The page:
By Chad Prosser || The unseasonably warm winter in the Pee Dee and Grand Strand makes the wait for summer seem that much shorter. But with gas prices spiking, summer could mean less trips to the beach and fewer vacations for many American families.
As director of South Carolina Parks, Recreation and Tourism for eight years, I closely monitored the impact of gas prices on visitor spending. Even when families are able to take their cherished summer beach vacation, the bite that higher gas prices takes from their wallets curtails spending on restaurants, attractions and souvenirs, and often shortens their trip.
In addition to the direct impact on tourism, higher gas prices also ripple through the economy increasing the costs for businesses, including our critical distribution centers in the area. These higher costs are passed through to cash-strapped consumers in the form of higher prices.
The question is, what do we do about it?
The week that President Obama took office, gas was $1.89 per gallon. In the four years since, we have seen that number double with no signs of it stopping. Four years later we are no closer to a domestic energy plan and our reliance on oil from foreign nations, many of which are hostile toward our country, is a threat to our national security.
We simply cannot afford to wait any longer. We must confront the systemic causes of our energy problems in order to relieve the burden that rising fuel costs place on Americans in general and the Pee Dee and Grand Strand particularly.
Specifically, we can begin by expanding energy exploration offshore and on federal lands. The de facto moratorium on offshore oil drilling in the Gulf of Mexico has cost jobs and has cut our production capacity by more than 300,000 barrels a day. Onerous Washington regulations that prevent drilling offshore need to be rolled back and onshore areas where oil can be extracted with minimal environmental impact, like the Arctic National Wildlife Refuge, need to be opened. Strategic projects like the Keystone XL Pipeline must be approved.
Second, we need an efficient and sensible review process for permits. The Obama administration is only too happy to slow down the process with excessive bureaucratic regulation. We must streamline review processes to help move permits through the system and enable investments to move forward. Most important, regulatory authority on such issues should be returned to the states.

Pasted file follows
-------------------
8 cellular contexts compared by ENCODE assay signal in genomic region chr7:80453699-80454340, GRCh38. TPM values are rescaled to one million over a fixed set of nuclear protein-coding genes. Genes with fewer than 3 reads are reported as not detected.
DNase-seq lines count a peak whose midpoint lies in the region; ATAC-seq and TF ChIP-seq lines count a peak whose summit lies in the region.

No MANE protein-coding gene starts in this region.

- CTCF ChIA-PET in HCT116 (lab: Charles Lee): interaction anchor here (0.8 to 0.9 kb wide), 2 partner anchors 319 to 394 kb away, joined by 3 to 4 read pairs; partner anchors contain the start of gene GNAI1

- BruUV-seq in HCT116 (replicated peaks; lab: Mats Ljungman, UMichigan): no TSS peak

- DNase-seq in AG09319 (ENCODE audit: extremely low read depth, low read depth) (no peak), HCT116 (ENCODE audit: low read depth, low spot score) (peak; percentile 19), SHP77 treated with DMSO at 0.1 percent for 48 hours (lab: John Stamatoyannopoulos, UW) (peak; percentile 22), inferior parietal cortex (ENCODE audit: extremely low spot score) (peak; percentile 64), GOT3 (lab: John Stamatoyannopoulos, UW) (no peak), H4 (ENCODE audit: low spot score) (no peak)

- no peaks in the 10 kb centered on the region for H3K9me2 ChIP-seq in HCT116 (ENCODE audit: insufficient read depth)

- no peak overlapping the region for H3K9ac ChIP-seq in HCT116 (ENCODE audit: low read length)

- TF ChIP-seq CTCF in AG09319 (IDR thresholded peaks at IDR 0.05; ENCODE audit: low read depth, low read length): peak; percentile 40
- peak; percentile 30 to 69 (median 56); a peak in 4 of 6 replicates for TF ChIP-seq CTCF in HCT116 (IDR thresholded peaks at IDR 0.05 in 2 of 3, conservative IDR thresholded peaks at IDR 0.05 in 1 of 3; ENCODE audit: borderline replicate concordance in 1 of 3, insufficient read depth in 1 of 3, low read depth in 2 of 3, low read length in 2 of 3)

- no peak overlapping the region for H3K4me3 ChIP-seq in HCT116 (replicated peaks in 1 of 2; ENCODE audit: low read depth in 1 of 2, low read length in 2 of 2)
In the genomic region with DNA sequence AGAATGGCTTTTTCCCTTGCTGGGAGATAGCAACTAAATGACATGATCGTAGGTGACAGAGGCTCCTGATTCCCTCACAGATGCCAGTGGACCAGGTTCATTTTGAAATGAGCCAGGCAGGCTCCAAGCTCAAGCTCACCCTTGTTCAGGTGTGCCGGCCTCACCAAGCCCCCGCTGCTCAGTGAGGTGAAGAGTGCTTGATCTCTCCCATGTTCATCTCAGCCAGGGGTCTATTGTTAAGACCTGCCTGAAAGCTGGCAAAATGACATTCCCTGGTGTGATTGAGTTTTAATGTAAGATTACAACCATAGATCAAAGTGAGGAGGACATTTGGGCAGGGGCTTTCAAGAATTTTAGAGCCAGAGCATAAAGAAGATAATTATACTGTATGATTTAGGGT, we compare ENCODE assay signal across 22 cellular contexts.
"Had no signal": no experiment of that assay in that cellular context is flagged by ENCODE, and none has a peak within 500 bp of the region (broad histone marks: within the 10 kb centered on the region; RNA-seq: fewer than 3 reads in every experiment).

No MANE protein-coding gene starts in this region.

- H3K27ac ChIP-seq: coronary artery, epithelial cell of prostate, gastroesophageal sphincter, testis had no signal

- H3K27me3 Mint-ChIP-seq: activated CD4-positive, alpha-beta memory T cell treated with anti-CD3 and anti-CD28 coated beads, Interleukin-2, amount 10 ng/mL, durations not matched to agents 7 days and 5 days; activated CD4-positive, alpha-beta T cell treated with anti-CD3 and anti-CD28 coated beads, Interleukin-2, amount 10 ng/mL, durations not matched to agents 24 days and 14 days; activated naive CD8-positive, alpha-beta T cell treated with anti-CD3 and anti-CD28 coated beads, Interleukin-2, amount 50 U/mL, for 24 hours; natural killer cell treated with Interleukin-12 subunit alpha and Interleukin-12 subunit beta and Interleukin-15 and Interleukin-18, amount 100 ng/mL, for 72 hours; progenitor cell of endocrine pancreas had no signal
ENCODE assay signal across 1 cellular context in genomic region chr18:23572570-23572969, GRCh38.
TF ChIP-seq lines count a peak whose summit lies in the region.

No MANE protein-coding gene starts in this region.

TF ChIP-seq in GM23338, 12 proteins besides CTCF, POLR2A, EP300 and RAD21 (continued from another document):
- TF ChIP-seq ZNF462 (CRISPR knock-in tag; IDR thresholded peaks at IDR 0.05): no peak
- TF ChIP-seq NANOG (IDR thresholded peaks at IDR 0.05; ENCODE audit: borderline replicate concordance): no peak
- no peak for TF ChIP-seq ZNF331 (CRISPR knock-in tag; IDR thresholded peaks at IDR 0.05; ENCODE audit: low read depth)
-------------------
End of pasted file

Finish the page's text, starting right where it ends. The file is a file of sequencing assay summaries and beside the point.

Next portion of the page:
Third, government involvement in the energy industry only constricts the ability of the free market to function. Rolling back the excessive regulations of the EPA and opposing the Obama administration’s war on coal and natural gas will enable the energy market to function more efficiently. The government should not waste taxpayer dollars picking winners and losers in the energy market. When Washington bureaucrats act as venture capitalists, we end up with a debacle like Solyndra, where over half a billion taxpayer dollars were lost. The free market is a much better determinant of the success of companies. Government involvement only distorts this process and opens the door for corruption.
A number of the Republican presidential candidates have released sensible energy plans that include these steps. We must also keep in mind that taking these steps could potentially yield massive revenue opportunities here at home. Royalties from energy production in the U.S. could potentially top $19 trillion. This revenue would also accompany the creation of more than one million high paying, American jobs. The additional revenue and job creation would be a shot in the arm to our economy, leading to cuts in the deficit, lower taxes and help in lowering the unemployment rate.
As a business owner and employer, I know all too well that rising gas prices increase the cost of doing business and discourage additional hiring. Our economic recovery depends on our ability to grow jobs. Congress and the White House should take immediate action on these priorities to correct the systemic causes of our rising gas prices and address the perils of our energy insecurity. All Americans will benefit from an energy policy that supports and grows energy made here in America, but the residents of South Carolina’s 7th Congressional District will be some of the greatest beneficiaries nationwide.
Chad Prosser is a businessman from Murrells Inlet, S.C. and a candidate for the newly-drawn South Carolina seventh congressional district. From 2003-2011, he served as director of the S.C. Department of Parks, Recreation and Tourism (SCPRT).